Yet none of these things inspired me to write. Not alone, anyway. And then — suddenly — a fire was lit beneath me. Literally.

Well, kind of. In reality, the fire was burning high above my head, roughly six flights, in fact, around a quarter to 1 a.m.

Last night/this morning, just about as I was settling in to my bed to partake in a rerun of Murder, She Wrote (maybe I should lie and say I was watching The Unbreakable Kimmy Schmidt?) on Netflix, the buzzer in my apartment rang.

It caught my attention, but not enough to get out of bed or do anything about it. Drunk people ring the buzzer pretty often. Non-drunk friends of my roommates ring the doorbell, too. Maybe it was an expected guest? Even though pretty much everyone else in my apartment had seemingly gone to bed for the evening, my reasoning was enough to forge through the opening credits of my show.

Then I heard galloping down the stairs. Yes. Galloping. And I actually thought, “Wow — either Star gained some weight, or the neighbor upstairs replaced his pet dog with a pet horse.”

Suddenly the galloping coming from the hallway turned into a frantic banging on our front door, or maybe it was only on the door downstairs. I’m not sure. I heard one of my roommates shout “What the FUCK–!?” and I realized that this was not a drunken person who was just lost banging on our door. This was something bad.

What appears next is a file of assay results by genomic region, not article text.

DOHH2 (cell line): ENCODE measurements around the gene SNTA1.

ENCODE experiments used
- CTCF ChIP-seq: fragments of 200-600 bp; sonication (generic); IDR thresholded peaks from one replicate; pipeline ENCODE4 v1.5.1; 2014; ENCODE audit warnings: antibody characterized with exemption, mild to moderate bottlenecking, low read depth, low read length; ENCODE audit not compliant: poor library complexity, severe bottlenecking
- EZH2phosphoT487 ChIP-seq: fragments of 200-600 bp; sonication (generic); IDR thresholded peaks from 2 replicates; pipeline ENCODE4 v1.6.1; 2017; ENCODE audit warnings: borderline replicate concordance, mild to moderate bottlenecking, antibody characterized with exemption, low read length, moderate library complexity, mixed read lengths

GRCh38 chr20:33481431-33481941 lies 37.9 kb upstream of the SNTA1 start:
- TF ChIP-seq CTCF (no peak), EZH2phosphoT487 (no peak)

It was enough to break my attention from Angela Lansbury. I sprung out of bed, flicking on my lights, heart racing as I heard my roommates from downstairs yell to my roommate and myself (whose rooms are upstairs), “Guys! Get up!”

I flung open my door to see the three of them dash by in a blur of pajama-ed, barefoot chaos. “Zee, run! Come on!”

I didn’t know what was going on, so I ran out the door with them. But instead of following them out the front door, I went right, out the back door and into the courtyard.

Why?

Well, in those three seconds during which I discovered I needed to flee my apartment, I had deduced that the banging was coming from an angry gun-wielding intruder who had broken in through the door in the basement that led into the hallway, and was chasing my roommates up the stairs (which would explain why they were running so fast). Thinking it best that we split up, because that’s what they do in movies, I ran out the back door, where I thought there would be more places to hide, rather than the front.

I know.